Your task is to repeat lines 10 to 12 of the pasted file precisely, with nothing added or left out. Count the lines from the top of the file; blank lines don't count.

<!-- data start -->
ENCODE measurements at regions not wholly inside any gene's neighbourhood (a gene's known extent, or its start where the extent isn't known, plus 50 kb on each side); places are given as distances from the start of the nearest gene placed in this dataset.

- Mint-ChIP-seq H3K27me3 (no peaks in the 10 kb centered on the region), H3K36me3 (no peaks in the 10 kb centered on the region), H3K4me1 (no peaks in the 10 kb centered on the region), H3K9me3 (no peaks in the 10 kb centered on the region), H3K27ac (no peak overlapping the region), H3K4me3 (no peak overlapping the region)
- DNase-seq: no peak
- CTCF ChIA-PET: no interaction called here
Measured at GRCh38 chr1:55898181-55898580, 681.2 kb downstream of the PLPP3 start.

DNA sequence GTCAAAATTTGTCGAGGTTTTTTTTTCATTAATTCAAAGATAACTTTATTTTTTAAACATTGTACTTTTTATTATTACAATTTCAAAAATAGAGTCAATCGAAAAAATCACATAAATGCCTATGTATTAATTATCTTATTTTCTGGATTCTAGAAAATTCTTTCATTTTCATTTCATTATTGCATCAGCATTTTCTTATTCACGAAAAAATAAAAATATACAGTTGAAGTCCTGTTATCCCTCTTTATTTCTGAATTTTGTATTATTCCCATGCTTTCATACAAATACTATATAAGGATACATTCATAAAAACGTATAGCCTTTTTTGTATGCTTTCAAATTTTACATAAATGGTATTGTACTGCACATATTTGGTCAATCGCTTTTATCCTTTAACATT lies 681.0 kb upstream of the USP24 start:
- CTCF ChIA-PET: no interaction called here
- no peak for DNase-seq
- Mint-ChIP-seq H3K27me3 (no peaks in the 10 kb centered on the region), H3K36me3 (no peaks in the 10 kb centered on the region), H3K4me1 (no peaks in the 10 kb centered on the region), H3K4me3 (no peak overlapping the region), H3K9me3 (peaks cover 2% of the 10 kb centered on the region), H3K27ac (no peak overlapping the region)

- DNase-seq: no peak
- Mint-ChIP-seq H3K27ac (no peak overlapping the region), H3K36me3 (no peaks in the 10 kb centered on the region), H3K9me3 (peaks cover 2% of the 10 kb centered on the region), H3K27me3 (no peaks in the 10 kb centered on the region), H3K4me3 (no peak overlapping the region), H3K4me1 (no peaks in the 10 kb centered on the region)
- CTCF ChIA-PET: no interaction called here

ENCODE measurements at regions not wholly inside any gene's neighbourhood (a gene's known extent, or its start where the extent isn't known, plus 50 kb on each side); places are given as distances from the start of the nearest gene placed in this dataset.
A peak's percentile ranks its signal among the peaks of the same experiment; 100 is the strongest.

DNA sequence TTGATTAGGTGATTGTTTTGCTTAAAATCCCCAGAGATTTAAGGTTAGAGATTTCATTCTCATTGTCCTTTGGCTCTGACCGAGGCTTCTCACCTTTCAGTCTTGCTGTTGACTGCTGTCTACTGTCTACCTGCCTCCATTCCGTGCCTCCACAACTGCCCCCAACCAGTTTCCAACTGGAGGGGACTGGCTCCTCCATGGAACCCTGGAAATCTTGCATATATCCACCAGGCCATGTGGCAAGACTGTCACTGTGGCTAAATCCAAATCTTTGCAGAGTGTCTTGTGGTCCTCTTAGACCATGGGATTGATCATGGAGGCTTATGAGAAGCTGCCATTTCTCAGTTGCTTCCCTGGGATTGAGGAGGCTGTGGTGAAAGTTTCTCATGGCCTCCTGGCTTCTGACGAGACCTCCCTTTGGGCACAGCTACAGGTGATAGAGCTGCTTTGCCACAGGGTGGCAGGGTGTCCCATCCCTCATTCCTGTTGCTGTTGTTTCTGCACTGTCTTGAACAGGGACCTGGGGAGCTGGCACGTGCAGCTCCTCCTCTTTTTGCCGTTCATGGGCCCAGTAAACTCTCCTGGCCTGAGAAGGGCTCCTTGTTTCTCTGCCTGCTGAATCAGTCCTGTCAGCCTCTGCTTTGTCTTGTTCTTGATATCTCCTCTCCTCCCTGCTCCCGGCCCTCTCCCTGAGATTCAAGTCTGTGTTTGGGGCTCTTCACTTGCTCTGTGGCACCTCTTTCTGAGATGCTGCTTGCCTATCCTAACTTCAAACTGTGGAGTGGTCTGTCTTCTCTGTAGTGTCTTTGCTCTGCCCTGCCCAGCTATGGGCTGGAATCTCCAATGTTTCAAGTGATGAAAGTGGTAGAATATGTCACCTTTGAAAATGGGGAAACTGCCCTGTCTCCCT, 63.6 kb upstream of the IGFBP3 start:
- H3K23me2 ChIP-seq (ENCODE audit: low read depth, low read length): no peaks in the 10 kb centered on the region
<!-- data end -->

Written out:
- DNase-seq: no peak
- Mint-ChIP-seq H3K27ac (no peak overlapping the region), H3K36me3 (no peaks in the 10 kb centered on the region), H3K9me3 (peaks cover 2% of the 10 kb centered on the region), H3K27me3 (no peaks in the 10 kb centered on the region), H3K4me3 (no peak overlapping the region), H3K4me1 (no peaks in the 10 kb centered on the region)
- CTCF ChIA-PET: no interaction called here